From the outset, Kuryakov adopted an intentionally narrow scope, dismissing seventy-two of the seventy-five explanations for what may have happened. “A large class of these seventy-five versions are conspiracy theories alleging that the authorities were somehow involved in the incident,” he said, when announcing the investigation. “We have already proved that this is absolutely false.” This left the investigation with three natural occurrences to consider: an avalanche, a hurricane, and a slab of snow sliding over the tent. Last July, Kuryakov held a televised press conference in which he told his audience that the last of these was the definitive explanation.
Two photographs taken by the Dyatlov party at around 5 P.M., while they pitched the tent, show that they cut deeply into the snowpack at right angles to the slope, forming a hollow. They had picked a spot where the mountain peak offered some shelter from the strongest winds. Later in the evening, Kuryakov said, a snow slab detached from the slope above and buried most of the tent, pinning down the occupants and possibly causing injuries. Fearing that a full-scale avalanche was imminent, the skiers cut their way out of the downslope side of the tent and fled to a rock ridge a hundred and fifty feet away, which Kuryakov termed a “natural avalanche limiter.” But the big avalanche didn’t come, and, in pitch darkness, they were unable to find their way back to the tent and took shelter in the woods, a mile away. Kuryakov tested this theory by blindfolding a man and a woman and leading them ninety feet downhill from a tent. Asked to find their way back, they quickly went astray. The task would have been even more difficult in a blizzard, with most of the tent buried in snow.
Analyzing 1959 photographs, many Dyatlov researchers had calculated that the tent was pitched on a slope of some fifteen degrees, which is not steep enough to sustain the movement of snow in cold conditions. The new position of the tent as determined by Kuryakov’s topographical experts was therefore crucial, because the gradient here was between twenty-three and twenty-six degrees, enough for avalanche formation. A paper corroborating much of Kuryakov’s explanation was published in January by two Swiss engineers in the journal Communications Earth & Environment. Creating a mathematical model of the snow structure that night, the researchers showed why the slab didn’t release immediately when the group cut into it, but only hours later: additional loading of snow during the storm was responsible.
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I reviewed the hypothesis with Ethan Greene, the director of the Colorado Avalanche Information Center, who has a Ph.D. in the physics of heat and mass transfer in snow. He suggested that the party’s decision to pitch the tent in the wind shadow of the peak made it likely that they were cutting into a so-called wind slab—an accumulation of hard snow even more dangerous than a typical snow slab. Compacted by the wind, this kind of snow is several times denser than directly deposited snow and, according to Greene, can weigh as much as six hundred and seventy pounds per cubic yard. Furthermore, the clear conditions preceding the storm could have led to the formation of a layer of light, feathery frost, known as surface hoar. When buried in fresh snow during the storm, this layer forms a hazardous stratum that provides poor support to the snow above and often releases, resulting in avalanches. By removing the support on the lower edge of the slab while digging to set their tent, the skiers likely caused it to fracture higher up.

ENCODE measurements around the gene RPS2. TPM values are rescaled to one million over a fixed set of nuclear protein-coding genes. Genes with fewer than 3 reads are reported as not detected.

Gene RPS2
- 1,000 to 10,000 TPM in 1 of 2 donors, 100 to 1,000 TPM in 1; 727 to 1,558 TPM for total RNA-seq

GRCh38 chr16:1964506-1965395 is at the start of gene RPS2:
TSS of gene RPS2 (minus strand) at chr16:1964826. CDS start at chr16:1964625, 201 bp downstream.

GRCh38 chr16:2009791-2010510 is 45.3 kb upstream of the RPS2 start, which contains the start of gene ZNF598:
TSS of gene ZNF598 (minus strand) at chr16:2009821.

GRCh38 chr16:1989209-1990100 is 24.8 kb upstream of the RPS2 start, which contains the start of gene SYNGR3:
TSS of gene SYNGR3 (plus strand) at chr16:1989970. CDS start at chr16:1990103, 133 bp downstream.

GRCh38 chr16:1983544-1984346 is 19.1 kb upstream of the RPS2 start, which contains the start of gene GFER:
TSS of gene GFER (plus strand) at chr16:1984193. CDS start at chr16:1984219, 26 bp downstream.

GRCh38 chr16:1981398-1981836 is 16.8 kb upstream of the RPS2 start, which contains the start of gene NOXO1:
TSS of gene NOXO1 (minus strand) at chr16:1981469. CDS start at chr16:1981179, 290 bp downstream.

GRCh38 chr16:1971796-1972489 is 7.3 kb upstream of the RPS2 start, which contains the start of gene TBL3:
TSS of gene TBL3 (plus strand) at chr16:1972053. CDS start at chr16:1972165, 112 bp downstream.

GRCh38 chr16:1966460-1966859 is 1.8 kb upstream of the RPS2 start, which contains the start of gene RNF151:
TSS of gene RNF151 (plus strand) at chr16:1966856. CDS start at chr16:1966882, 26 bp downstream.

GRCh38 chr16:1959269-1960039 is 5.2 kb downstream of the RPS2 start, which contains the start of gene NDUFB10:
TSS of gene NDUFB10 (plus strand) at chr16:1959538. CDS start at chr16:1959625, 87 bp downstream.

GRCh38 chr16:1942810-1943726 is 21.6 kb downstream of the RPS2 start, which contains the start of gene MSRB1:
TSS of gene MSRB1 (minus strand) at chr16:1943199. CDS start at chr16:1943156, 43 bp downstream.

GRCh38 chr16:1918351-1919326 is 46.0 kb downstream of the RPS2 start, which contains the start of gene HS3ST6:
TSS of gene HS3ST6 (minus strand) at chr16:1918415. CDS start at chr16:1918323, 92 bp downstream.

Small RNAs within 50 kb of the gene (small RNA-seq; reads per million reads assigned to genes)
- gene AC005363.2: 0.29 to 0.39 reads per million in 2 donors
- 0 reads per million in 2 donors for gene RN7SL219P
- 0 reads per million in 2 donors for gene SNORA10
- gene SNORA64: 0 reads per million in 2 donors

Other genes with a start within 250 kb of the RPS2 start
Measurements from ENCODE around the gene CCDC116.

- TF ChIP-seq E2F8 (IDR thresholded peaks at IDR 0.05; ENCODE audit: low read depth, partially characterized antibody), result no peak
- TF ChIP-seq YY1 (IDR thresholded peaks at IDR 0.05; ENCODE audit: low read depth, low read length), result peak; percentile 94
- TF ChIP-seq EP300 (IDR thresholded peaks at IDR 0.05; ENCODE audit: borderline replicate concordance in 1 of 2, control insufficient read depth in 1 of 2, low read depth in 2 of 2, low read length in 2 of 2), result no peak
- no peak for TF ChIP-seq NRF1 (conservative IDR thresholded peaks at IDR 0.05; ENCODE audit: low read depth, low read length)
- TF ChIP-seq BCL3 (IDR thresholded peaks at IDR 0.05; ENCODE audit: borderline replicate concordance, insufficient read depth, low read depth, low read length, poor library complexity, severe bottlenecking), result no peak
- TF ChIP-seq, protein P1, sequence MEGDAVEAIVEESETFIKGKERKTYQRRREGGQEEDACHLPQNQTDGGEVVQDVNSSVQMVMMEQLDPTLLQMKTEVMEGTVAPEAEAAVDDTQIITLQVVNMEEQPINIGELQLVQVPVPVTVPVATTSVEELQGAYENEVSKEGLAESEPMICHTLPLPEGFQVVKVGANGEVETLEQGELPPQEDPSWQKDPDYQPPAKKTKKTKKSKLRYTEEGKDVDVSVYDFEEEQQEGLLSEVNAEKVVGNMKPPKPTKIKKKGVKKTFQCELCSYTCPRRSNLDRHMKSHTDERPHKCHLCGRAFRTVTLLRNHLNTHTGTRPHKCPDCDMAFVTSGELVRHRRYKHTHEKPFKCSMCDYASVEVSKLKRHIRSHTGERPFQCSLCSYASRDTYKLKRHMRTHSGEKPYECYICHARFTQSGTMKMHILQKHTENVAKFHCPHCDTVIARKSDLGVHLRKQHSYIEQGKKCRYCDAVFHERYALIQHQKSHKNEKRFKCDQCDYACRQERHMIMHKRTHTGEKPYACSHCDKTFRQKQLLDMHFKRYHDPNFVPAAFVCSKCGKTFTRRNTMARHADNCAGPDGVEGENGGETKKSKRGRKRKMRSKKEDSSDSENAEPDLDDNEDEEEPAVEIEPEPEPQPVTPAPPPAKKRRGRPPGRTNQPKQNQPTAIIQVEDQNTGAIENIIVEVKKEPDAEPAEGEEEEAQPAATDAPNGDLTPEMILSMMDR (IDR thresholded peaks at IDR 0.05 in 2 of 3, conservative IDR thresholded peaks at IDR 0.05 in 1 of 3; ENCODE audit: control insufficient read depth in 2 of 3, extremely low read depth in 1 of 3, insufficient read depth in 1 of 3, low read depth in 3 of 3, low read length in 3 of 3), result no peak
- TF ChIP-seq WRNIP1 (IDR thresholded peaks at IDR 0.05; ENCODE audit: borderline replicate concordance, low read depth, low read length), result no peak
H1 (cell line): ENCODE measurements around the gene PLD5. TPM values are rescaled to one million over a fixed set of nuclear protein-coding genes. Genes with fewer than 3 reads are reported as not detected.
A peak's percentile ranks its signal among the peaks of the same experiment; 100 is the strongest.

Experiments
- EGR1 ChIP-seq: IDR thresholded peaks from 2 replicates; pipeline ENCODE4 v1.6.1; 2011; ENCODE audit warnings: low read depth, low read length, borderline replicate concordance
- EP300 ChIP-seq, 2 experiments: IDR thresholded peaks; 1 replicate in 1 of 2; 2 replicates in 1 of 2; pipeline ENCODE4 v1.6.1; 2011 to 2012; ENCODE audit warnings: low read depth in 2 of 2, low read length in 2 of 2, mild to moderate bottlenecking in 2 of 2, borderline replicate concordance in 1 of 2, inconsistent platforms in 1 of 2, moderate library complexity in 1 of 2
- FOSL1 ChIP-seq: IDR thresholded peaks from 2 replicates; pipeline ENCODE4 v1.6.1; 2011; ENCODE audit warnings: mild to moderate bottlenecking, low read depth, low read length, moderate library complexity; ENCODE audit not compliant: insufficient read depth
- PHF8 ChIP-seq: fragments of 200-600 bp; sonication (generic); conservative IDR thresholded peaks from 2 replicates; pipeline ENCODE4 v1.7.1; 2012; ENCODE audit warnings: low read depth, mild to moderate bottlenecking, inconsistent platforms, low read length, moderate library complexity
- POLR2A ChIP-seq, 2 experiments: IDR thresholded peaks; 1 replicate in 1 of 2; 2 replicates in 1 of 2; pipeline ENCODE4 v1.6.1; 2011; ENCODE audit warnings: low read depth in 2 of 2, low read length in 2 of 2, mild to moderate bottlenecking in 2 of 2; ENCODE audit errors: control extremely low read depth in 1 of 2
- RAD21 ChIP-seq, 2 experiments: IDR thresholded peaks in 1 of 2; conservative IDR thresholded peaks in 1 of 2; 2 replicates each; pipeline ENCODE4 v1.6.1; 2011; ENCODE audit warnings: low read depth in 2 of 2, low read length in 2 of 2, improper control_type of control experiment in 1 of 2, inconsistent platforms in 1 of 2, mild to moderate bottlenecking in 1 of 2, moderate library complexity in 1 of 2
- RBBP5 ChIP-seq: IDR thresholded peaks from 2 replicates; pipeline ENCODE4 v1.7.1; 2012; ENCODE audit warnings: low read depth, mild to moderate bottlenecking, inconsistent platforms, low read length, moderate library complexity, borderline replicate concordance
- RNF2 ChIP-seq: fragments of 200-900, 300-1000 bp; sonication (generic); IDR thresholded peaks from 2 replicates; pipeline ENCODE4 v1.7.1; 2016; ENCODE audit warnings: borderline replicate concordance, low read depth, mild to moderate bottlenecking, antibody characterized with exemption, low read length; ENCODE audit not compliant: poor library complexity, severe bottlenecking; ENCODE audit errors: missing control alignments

If the wind slab had simply slid over the tent and halted, without developing into a full-fledged avalanche, the evidence, Greene said, might not be visible twenty-five days later. Even the fissure in the snowpack would probably have been erased by the elements. If a three-foot-thick slab moved over the tent, each skier’s body would have been covered by more than a thousand pounds. The massive weight prevented them from retrieving their boots or warm clothing and forced them to cut their way out of the downslope side of the tent.
The two Swiss researchers believe that the snow slab probably caused the terrible injuries to three of the skiers found at the snow den, but this remains unlikely, given the distance of those bodies from the tent. Kuryakov’s explanation was more ingenious. The nine skiers retreated downhill, taking shelter under the cedar tree and building a fire. Because the young trees nearby were icy and wet, someone climbed the cedar to break branches higher up—hence the skin and scraps of clothing found on the trunk. The fire they built, in these extreme conditions, was not enough to save them, however. The two most poorly dressed of the group died first. The burned skin on their bodies came from their desperate efforts to seek warmth from the fire. This would suggest that the piece of flesh Krivonishchenko bit from his finger was probably a result of the delirium that overtakes someone who’s dying of hypothermia, or perhaps from an attempt to test for sensation in a frostbitten hand.